Woman in a man’s world

“This role has helped me find power as a woman in a man’s world” - Kate Goliath

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According to the latest findings by the second Mastercard Index of Women Entrepreneurs (MIWE), in South Africa, women account for only 18.8% of business owners, which is a rather distasteful statistic, given that the larger percentage of the South African population are female. That is 980 males per 1 000 females as it stands on the live South Africa Population clock on countrymeters online. This may very well point to the patriarchal culture that continue to penetrate the workplace in South Africa.

In defiance of the aforementioned statistic, there is a women in Johannesburg who forms part of that 18.8%, challenging the patriarchal narrative and who is thriving at it; she is Kate Goliath. 

Kate is the Managing Director [MD] and driving force behind GOLIATH and GOLIATH, the award-winning comedy and entertainment agency in South Africa, renowned for its stand-up comedy. She has a concrete background in public relations, administration and also a strong acumen for engaging performers for prominent gigs as a booker, which makes her a pivotal player [if not the central component] in the success of the company.

Synonymous with the country’s patriarchal business culture, she rigorously passed through all the ranks to acquire her position as MD of the company - from starting out as a PR intern to occupying entry-level positions, to then becoming a respected Marketing Director. Addressing the social construct of patriarchy in the workplace, Kate exudes a positive outlook, stating that it is gradually being eroded.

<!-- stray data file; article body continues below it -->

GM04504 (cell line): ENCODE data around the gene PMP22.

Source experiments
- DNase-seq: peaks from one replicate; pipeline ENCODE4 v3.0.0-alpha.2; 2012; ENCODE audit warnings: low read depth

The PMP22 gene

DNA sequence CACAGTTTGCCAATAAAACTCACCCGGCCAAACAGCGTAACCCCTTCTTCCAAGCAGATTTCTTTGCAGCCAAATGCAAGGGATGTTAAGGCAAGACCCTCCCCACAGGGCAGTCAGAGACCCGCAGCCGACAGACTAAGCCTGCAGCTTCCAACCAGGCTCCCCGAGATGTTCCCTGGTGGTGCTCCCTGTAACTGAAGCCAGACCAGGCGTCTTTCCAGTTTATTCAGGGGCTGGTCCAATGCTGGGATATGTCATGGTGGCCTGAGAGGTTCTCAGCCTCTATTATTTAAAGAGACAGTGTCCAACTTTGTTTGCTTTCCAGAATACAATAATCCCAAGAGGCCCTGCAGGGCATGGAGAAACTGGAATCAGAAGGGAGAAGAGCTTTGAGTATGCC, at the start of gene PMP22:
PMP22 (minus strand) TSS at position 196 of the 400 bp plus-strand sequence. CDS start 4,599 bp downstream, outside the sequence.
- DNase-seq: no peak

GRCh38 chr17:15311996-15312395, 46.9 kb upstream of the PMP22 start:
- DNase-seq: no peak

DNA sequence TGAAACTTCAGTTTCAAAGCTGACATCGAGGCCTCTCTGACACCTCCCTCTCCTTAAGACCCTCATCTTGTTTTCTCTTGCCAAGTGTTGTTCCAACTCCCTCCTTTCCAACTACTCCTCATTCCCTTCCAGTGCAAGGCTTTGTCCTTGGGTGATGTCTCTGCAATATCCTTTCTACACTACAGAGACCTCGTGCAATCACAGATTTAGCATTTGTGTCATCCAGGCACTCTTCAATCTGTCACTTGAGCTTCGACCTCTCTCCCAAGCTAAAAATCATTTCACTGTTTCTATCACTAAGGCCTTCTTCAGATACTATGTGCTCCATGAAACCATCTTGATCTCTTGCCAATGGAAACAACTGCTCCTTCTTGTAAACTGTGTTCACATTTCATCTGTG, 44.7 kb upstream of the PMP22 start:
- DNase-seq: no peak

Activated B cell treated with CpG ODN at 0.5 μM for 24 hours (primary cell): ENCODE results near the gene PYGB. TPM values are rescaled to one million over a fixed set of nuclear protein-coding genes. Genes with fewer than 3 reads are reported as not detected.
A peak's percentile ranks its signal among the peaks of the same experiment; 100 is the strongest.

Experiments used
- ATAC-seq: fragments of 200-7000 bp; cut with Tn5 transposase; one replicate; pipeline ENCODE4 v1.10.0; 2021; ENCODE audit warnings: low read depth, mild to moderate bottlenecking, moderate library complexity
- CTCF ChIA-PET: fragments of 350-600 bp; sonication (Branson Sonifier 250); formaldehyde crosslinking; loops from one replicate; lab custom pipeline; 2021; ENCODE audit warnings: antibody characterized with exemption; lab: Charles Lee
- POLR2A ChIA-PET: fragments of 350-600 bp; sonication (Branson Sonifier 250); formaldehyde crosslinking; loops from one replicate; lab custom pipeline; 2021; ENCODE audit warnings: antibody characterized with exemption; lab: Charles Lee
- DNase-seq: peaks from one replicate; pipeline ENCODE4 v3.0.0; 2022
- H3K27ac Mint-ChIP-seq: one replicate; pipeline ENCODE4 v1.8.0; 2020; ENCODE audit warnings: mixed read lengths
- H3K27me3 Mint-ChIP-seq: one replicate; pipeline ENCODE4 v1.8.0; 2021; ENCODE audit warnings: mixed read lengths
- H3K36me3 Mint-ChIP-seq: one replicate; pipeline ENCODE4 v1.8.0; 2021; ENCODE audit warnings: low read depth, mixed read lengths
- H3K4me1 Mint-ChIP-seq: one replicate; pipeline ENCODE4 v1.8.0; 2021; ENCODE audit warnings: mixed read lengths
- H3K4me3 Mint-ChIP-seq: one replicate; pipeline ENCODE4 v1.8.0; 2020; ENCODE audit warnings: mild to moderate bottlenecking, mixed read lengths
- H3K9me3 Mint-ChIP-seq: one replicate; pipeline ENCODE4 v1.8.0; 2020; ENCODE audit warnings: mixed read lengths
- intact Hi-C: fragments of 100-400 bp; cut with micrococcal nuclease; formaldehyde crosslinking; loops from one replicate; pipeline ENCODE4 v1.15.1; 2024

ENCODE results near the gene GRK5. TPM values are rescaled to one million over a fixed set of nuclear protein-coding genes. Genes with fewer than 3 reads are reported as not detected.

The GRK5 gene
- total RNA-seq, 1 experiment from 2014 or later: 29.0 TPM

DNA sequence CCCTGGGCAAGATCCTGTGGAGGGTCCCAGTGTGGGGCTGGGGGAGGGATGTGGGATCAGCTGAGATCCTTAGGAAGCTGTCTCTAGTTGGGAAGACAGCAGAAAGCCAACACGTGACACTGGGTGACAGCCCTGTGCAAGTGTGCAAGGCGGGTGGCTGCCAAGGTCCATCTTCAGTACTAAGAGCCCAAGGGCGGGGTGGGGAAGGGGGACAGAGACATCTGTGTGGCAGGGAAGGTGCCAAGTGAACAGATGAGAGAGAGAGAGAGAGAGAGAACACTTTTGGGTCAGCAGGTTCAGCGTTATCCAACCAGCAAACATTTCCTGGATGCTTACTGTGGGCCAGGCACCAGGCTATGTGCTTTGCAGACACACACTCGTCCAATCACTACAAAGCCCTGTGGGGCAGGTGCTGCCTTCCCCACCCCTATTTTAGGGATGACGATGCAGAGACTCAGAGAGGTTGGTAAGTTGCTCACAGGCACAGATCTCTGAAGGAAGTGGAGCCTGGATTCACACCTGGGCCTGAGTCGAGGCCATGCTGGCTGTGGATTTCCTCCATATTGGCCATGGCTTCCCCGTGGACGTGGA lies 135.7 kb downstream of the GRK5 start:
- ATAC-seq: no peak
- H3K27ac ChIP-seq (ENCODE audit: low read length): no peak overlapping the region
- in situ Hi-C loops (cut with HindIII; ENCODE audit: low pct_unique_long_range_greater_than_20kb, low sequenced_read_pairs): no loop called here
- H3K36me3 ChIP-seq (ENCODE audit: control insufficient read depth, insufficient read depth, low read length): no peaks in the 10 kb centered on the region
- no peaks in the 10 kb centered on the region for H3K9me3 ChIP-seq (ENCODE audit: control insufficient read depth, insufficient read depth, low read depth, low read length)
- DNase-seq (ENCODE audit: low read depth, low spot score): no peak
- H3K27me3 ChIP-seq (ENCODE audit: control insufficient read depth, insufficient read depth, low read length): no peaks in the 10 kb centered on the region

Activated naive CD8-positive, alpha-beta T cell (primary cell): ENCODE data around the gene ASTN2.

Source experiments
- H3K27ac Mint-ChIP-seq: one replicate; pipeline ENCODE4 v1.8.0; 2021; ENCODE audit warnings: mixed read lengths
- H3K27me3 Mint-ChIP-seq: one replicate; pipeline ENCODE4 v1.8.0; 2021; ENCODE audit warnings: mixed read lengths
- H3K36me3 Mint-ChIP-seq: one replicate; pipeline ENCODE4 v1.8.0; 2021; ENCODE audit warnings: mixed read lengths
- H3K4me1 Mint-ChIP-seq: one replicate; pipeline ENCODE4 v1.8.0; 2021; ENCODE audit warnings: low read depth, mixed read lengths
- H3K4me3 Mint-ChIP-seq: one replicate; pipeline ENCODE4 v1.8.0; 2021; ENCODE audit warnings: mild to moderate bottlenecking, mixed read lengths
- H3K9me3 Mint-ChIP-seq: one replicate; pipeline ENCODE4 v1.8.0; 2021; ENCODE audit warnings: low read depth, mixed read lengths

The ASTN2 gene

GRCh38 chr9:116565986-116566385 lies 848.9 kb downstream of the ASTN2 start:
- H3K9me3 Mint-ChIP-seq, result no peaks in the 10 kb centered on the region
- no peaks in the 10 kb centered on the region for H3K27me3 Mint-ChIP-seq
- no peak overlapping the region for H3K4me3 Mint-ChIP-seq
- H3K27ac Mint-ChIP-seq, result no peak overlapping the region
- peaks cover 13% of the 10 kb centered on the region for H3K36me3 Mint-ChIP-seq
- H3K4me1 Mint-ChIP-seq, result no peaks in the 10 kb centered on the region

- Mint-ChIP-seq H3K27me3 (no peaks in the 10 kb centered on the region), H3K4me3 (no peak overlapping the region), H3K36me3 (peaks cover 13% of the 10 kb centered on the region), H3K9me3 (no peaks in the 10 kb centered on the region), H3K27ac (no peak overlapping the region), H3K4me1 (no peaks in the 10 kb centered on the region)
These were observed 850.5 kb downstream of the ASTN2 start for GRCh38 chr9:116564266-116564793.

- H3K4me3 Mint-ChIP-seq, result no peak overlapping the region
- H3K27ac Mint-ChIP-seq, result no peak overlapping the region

“There is definitely a culture of patriarchy in the workplace. However, I do think that it is silently being eliminated.”

She says that it is an ideology that need to be driven out of society through active protest against discrimination on gender basis.

“This culture has been ingrained into society and needs to be worked out. The only way to combat it, is to speak up and be heard - to stand up for discrimination as and when it happens. Although it is easier said than done, I do believe that this example will go a long way in giving women hope that things can change,” declares Kate.

Recently, Kate took the initiative to empower professionals in a number of different industries by engaging in leadership facilitation programmes with resourceful individuals holding managerial positions. The focal points of these programmes highlight ‘team purpose’ and ‘leading with a purpose’. She affirms that her role as MD helped in making her facilitation programmes be a lot more effective, especially since she is operating in an industry dominated by men.

“It certainly helps people to listen to you when you say that you are an MD. This role has helped me found power as a woman in a man’s world. The industry that I work in is completely male dominated, so it made it easier for me to navigate and take on that challenge”, says Kate. 

She acknowledges that women have the natural ability to be leaders, which can be enhanced through training.

“We were never taught how [to be leaders], but have acquired it through our intuition and womanly instinct. If we are given the tools to lead in business, imagine the change we can make. It is definitely worth it to see more women in leadership positions,” affirms Kate.

As a mother of two, she does not fall short of her mommy duties either, despite her schedule being a Piccadilly Circus. Ultimately, she accredits her career as the factor that shapes her very existence. 

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Issue 58